Thanks for the kind words first. I should have included a line that the screenshot can be downloaded full size and viewed separately from the article. Try that and re-read the points 1-6. They should make more sense when viewing this way. A great way that works for me to increase my learning is reading. Books, websites, blogs and magazines are what I use. I am primarily self-taught and if I can get this far anyone can. When you come to terms you don’t know Google it and Wikipedia or ask someone. I have found that many people are very willing to share their knowledge if you ask. I think you must be doing a lot of things right if you can blog and surf the net. I see people all the time that would never dream of doing those kind of things. Learn from your mistakes and keep good backups of the important stuff. Then try new things and take some risks. I suggested to a co-worker who asked almost the same question, to go and acquire an older computer and take it apart and put it back together. Then get it to work. Books like those about becoming A+ certified are great teaching tools and many can be found in used bookstores next to nothing. Not everyone will have the inclination to do that but the first bit about reading and asking questions anyone can do. Good luck and feel free to email me questions. You can find my email in my profile of my blog.

  • Brian aka Guppusmaximus

    Jeanne,

    Personally, I don’t think you need to rip your computer apart to understand the basics that you are searching for. Even if you did, I think you wouldn’t learn much, feel overwhelmed and have a non functioning PC scattered on your floor. Plus, there are so many damn books out there that you could spend days just researching that.

    Here is my suggestion:

    The first step: You need to become more familiarized with your “OS” (Operating System) which is the core file system that you use everyday to accomplish tasks on your computer. From the most complex for you (uploading blogs) to the simplest(moving the mouse). The OS can also tell you critical information about your computer but you need to know where to find it. The greatest resource you have is right on your computer – It is called the “Help & Support Center”. [In Windows XP: Left-Click the Start button] It’s free,you can search for all the terms/pc info you need and you don’t have to worry about Malware,Spyware or any other forms of intrusion when you do your research.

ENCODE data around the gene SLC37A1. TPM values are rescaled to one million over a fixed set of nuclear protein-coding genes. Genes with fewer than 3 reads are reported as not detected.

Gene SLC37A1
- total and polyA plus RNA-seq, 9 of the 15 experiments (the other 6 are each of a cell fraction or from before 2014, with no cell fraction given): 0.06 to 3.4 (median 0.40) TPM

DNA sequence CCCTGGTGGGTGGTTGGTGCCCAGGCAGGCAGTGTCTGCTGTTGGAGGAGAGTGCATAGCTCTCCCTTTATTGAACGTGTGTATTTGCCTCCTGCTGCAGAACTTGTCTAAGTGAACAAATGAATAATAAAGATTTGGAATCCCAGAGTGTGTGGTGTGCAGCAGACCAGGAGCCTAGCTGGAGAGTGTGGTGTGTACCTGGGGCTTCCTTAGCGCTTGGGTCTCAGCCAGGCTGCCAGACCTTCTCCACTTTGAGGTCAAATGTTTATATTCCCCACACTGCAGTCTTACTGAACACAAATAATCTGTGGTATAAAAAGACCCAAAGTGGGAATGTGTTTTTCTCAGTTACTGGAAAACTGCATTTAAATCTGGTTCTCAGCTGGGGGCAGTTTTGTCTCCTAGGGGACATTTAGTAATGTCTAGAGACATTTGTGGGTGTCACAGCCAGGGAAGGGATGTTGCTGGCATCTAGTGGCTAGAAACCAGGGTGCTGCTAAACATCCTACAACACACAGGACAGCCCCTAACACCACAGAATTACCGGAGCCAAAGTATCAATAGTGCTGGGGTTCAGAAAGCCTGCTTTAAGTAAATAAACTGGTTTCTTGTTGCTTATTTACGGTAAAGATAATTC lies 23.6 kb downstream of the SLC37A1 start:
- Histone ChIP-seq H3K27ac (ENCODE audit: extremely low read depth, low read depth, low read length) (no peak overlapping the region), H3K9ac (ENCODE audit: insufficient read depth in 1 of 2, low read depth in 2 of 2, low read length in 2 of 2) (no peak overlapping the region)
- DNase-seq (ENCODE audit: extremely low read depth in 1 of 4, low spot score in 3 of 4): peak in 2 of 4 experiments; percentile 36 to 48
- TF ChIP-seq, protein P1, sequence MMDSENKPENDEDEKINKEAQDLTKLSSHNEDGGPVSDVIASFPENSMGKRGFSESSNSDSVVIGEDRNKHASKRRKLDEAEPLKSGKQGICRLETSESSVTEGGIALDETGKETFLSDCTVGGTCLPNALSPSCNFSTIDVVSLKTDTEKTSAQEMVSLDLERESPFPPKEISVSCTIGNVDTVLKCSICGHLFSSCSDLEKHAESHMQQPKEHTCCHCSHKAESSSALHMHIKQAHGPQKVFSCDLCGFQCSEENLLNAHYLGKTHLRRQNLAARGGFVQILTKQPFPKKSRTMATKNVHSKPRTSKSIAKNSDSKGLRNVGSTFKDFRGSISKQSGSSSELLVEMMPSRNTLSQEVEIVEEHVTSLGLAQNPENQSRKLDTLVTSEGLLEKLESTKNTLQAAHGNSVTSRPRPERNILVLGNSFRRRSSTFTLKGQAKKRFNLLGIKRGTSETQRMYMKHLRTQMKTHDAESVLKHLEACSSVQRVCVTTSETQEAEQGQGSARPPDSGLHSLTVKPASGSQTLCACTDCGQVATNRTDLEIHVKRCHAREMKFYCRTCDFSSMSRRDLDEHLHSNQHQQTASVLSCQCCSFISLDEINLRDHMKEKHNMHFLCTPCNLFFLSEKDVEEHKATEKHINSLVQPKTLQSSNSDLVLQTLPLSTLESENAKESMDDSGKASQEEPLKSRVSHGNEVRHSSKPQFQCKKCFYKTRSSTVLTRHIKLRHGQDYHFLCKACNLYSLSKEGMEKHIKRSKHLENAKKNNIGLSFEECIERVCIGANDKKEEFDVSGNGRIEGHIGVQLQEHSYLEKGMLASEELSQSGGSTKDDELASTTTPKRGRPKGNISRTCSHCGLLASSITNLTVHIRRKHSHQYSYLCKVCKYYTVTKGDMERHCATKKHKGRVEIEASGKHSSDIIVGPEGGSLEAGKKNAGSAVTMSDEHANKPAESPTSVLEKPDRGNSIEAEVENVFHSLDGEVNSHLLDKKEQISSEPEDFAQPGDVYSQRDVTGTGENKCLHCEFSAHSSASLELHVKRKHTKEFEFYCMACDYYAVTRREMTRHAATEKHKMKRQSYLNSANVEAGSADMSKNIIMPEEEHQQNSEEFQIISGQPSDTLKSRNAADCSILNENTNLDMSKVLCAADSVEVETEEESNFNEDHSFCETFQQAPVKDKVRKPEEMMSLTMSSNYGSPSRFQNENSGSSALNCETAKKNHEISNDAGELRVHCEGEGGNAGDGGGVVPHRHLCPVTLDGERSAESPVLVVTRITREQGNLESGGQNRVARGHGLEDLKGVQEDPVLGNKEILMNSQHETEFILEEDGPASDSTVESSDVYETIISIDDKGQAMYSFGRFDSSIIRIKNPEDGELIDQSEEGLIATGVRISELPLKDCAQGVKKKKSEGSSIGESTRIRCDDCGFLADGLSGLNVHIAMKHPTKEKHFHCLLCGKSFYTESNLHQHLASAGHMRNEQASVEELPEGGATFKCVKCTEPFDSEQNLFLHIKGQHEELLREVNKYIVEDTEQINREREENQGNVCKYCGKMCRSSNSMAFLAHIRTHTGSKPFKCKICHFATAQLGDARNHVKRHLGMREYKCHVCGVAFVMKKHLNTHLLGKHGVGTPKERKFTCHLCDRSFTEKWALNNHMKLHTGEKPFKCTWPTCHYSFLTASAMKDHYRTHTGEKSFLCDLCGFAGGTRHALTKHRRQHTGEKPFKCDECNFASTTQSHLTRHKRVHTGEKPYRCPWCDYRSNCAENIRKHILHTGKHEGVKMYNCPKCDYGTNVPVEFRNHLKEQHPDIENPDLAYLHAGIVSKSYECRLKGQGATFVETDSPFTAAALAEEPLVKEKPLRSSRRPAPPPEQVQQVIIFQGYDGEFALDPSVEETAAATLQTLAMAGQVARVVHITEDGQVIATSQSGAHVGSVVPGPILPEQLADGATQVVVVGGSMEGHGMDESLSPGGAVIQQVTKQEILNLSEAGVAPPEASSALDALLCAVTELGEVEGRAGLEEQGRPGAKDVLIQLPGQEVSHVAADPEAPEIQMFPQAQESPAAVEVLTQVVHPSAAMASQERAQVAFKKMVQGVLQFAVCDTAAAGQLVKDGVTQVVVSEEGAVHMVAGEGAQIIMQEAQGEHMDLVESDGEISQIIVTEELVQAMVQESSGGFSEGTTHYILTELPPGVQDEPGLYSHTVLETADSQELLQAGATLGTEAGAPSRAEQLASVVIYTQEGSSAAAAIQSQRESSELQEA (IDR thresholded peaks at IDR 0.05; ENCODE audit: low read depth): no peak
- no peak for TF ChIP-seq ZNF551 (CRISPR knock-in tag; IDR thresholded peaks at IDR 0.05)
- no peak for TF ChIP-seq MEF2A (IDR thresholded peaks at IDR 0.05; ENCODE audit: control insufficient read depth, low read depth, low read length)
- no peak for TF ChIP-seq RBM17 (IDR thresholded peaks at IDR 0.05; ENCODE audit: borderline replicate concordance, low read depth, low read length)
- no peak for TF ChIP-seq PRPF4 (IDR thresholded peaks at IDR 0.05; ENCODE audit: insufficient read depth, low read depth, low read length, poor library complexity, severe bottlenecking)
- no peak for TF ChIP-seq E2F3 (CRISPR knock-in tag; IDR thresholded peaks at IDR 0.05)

Second Step: Get very familiar with your “internet browser”(Internet Explorer,Firefox,Opera,Chrome) which is the software that lets you interact with the Internet. For this, I suggest using Mozilla’s Firefox[Firefox Support Home Page] because its core is more secure & it has free add-ons that can give you added protection above your anti-virus software. Did I mention it’s FREE?!

    Third Step: Get very familiar with anti-virus software. Unfortunately, this is where it gets difficult because you should really be getting familiar with internet security which in turn will help you pick out sufficient antivirus protection. These two sites are very helpful:

    On Guard Online US Cert.

  • http://mizbviewsfromthetower.blogspot.com Jeanne Browne

    jraz and Brian — Thanks to you both for taking the time to offer these detailed explanations. I feel like a 21st century Blanche DuBois: depending on the kindness of digital strangers! :)

  • http://workingwithwindows.blogspot.com/ jraz

    Great information Brian.

  • Brian aka Guppusmaximus

    jraz,

    Thanks.. You definitely covered some important information here as well. Oh,btw, nice article.

  • http://workingwithwindows.blogspot.com/ jraz

    Yes it is. A friend of mine had almost the same screen on her Mac usin Safari. She saved me a screenshot and we both had a laugh.